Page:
Abu Dhabi has had its AA/A-1+ long- and short-term sovereign credit ratings affirmed by Standard & Poor's, which said it expects the emirate to see about five percent GDP growth this year.
The rating agency also estimated that GDP per capita for 2012 would be $110,000, making Abu Dhabi one of the wealthiest economies in the world.
Real economic growth accelerated to 6.8 percent in 2011, bolstered by strong performance in the oil sector and this is set to slow to five percent this year, S&P said.
The agency said economic diversification efforts and government public spending have helped sustain non-oil economic growth at four percent, boosted by activity in the financial sector, manufacturing, and transport.
"We expect real GDP growth in 2012 to be around five percent, premised on 6.4 percent growth in oil output, together with a four percent growth in non-oil sectors," it added in a statement.
Assuming an oil export price of $112 per barrel this year, S&P said it estimates Abu Dhabi's fiscal surplus at 15.4 percent of GDP, up from 13.4 percent in 2011.
The agency added that the emirate will see revenue growth of 57 percent which will accommodate a 25 percent increase in expenditures, including hikes in development spending, ongoing financial support to government-related entities (GREs), and assistance grants.
Government spending in Abu Dhabi rose by an annualised 19 percent in 2008-2011 in response to the global credit crisis, and to meet higher social and public infrastructure needs in Abu Dhabi and the northern emirates.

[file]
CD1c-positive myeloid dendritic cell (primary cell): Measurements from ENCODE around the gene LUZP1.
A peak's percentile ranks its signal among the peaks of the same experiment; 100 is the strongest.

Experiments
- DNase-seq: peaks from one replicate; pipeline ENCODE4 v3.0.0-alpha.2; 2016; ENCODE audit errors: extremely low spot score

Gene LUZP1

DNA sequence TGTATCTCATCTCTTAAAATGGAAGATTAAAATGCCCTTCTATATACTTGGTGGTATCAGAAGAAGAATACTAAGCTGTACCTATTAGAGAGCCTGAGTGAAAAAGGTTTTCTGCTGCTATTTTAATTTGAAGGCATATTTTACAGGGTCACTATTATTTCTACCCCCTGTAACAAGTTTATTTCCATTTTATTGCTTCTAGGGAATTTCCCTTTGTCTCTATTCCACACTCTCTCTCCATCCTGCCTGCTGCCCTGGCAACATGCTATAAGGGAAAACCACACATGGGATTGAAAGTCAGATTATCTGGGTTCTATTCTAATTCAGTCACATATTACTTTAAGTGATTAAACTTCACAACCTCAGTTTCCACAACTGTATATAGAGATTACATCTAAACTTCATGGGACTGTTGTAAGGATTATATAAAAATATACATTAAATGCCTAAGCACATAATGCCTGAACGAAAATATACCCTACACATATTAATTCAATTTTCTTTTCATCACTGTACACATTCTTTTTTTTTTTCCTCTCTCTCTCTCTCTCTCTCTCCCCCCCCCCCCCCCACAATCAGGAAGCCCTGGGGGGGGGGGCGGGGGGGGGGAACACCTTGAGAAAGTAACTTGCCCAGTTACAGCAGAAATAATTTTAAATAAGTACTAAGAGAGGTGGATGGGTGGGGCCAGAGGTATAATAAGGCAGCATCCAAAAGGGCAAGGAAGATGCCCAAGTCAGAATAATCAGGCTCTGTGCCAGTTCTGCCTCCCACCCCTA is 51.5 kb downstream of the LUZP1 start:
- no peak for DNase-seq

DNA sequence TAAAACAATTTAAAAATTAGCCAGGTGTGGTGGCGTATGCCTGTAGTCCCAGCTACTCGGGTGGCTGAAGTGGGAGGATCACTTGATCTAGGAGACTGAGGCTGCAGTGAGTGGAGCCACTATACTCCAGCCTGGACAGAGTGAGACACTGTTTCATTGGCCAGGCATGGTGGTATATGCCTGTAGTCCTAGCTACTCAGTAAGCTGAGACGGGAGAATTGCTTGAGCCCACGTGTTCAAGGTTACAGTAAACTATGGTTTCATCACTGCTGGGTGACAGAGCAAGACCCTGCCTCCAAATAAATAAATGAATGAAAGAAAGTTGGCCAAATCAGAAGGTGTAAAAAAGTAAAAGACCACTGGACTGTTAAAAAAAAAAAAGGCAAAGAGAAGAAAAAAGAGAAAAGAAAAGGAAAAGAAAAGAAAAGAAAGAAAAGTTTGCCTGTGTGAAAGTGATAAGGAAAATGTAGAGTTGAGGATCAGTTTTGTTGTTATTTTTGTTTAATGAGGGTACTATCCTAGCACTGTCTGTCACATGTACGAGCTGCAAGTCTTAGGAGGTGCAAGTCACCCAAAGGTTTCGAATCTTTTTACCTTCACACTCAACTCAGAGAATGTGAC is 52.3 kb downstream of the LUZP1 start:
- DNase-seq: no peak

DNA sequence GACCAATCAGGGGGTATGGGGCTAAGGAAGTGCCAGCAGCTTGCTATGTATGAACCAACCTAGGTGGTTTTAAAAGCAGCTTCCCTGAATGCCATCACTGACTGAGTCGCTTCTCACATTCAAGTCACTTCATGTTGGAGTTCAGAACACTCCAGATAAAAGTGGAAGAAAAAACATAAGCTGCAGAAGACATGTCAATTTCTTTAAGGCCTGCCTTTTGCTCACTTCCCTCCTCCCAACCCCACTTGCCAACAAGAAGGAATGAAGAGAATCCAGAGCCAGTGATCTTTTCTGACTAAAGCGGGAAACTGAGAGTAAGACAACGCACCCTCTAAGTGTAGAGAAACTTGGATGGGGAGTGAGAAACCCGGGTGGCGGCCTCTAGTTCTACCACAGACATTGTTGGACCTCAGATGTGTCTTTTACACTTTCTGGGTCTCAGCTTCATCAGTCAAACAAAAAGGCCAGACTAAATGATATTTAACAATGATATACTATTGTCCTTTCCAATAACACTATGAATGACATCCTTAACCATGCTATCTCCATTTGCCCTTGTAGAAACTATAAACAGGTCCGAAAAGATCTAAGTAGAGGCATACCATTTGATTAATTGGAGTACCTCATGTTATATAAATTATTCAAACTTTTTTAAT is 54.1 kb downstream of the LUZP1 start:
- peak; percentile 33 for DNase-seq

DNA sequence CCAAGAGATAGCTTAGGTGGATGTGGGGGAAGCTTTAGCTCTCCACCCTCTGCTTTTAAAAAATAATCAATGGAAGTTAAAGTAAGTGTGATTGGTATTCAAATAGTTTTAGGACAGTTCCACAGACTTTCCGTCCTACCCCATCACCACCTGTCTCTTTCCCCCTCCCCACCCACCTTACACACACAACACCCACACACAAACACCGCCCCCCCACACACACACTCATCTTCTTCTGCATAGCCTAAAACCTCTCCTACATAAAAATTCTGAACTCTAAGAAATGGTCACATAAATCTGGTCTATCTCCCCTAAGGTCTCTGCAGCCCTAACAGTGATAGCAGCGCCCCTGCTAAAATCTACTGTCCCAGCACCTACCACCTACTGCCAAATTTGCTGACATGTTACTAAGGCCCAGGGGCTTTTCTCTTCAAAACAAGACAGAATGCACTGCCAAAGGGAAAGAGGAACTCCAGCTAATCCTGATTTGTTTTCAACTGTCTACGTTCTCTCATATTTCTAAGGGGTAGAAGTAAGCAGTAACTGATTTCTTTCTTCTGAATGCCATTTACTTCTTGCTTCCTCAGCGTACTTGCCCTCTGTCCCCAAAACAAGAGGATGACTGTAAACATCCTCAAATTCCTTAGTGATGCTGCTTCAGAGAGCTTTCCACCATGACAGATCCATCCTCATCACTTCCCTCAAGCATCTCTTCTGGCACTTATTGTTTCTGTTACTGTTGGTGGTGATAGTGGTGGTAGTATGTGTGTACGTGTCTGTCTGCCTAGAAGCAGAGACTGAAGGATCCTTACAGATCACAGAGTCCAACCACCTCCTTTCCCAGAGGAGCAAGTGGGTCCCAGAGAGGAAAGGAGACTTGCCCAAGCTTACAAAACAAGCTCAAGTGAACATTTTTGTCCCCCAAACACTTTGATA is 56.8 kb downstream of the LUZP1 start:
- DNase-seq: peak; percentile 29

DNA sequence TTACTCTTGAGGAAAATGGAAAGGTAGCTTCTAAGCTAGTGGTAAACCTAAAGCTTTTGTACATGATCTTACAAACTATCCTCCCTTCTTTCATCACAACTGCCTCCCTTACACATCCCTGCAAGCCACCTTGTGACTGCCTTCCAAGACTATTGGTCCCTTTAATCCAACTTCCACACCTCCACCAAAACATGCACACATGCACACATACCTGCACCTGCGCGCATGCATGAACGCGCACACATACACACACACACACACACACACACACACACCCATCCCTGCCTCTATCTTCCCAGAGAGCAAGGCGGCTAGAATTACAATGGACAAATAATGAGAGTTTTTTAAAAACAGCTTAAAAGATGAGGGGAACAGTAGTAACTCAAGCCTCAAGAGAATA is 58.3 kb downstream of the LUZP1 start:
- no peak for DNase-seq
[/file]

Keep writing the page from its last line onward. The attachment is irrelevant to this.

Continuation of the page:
Abu Dhabi expects spending in nominal terms to slow this year and be below the amount budgeted for 2012.
"In 2013-2015 and assuming that oil prices remain around $100 per barrel, we expect the fiscal surplus to average 10 percent of GDP, helping to further build the emirate's net external asset position," S&P said.
S&P also said the government's substantial net asset position, which it estimates at 191 percent of GDP in 2012, would provide it with a "comfortable buffer to meet contingent liabilities that may arise, particularly from GREs".
In affirming Abu Dhabi's ratings, S&P also said the emirate's outlook was stable.
The agency said the ratings were constrained by its view that the emirate "has weak political institutions, a lack of transparency and public accountability, and limited availability of timely financial and economic data, particularly regarding government assets".
It added that the ratings could come under pressure if there was a "sharp and sustained decline in oil prices" or if there were a prolonged depletion in the government's asset position.